Virtual reality is officially a reality in the NBA.

The league Thursday will announce a multiyear partnership with virtual reality company NextVR, ushering in a wild new world of hoops viewing that they hope rivals the courtside experience — and is a whole lot cheaper.

At least once a week, subscribers to NBA League Pass who purchase all the necessary equipment will be able to see a fully produced game in live virtual reality (starting with the Oct.27 game between the Sacramento Kings and San Antonio Spurs that comes during a free trial period).

This is a multilayered offering, with multiple camera angles, commentators who are exclusive to the VR telecast, VR instant replays, graphics and the like. By season’s end, all 30 NBA teams will have had at least one game aired in VR.

These are uncharted technological waters, as no professional sports league has ever offered regularly scheduled virtual reality broadcasts (NBA Digital, which is co-managed by Turner Sports and the NBA, is heading these efforts). But more than that, it’s the latest sign of the NBA’s global growth.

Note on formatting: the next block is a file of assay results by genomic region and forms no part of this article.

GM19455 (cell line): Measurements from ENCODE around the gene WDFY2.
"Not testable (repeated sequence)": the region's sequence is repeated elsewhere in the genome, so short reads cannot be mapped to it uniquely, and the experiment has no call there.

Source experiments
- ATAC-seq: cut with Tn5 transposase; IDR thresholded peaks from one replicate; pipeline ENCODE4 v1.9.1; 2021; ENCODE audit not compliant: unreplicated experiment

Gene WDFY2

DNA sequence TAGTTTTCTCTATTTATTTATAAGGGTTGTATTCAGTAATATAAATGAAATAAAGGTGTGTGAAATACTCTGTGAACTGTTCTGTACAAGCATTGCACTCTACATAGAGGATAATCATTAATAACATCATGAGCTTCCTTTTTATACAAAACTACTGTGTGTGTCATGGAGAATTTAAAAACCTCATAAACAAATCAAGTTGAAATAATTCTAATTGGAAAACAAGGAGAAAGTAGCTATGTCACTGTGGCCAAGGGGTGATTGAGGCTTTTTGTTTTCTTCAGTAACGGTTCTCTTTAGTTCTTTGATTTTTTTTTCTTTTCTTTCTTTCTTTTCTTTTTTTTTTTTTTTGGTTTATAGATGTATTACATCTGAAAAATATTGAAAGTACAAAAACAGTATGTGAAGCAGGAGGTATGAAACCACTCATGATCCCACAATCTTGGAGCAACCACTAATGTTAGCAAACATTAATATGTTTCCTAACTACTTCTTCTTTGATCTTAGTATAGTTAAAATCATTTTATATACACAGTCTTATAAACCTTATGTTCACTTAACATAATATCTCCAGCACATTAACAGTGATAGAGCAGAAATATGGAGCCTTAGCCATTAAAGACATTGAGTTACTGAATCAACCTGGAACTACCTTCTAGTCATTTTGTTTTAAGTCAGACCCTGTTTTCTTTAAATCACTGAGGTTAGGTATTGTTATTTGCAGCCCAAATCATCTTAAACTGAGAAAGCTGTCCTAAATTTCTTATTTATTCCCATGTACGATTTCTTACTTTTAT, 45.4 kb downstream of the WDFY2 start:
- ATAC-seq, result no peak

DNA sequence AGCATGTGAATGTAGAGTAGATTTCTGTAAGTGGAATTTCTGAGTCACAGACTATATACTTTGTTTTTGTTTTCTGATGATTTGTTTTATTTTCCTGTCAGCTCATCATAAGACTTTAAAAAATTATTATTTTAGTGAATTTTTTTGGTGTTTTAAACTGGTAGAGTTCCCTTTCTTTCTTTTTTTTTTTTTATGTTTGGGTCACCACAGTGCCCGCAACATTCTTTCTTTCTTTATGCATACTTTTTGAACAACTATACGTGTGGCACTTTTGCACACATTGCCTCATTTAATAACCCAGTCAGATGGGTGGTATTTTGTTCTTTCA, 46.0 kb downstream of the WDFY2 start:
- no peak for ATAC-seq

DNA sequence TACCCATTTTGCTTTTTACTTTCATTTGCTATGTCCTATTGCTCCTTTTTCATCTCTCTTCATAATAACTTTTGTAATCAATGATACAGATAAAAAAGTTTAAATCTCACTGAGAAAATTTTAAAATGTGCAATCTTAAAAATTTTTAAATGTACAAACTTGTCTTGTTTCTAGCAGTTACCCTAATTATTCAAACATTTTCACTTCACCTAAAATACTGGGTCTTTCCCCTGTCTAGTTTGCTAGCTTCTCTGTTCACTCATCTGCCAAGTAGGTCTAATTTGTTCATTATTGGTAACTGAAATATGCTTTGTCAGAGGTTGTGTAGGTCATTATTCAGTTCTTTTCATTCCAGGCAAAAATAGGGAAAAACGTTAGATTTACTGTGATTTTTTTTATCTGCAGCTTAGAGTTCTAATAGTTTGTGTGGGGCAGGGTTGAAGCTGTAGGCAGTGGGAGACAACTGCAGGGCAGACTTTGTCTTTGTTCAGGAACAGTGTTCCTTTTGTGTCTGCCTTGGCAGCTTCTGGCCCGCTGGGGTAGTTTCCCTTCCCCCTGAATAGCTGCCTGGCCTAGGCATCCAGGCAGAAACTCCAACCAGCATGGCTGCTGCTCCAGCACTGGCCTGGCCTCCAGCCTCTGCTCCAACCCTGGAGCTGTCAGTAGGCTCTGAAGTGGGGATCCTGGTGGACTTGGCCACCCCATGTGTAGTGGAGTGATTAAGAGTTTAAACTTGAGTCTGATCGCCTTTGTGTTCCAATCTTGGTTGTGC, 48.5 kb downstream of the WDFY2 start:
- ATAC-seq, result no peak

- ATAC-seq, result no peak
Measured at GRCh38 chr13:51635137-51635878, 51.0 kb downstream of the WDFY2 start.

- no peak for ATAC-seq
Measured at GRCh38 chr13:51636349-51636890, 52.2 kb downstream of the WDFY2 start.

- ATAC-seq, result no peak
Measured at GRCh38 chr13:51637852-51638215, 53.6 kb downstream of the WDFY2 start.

“We’ve got fans all over the world,” said Jeff Marsilio, the NBA’s vice president of global media distribution. “We broadcast our games in over 210 countries now, and these are passionate fans. But for most of them, they’re not able — for logistical reasons — to attend a game in person, let alone sit courtside.

“So we do feel that VR provides the potential, if we do it right, to be the next best thing to that in-person experience. But in order to get there, we’ve got work to do. That’s why we felt that it was time to make a commitment.”

There are two truths about the NBA fan experience that make this kind of platform potentially powerful.

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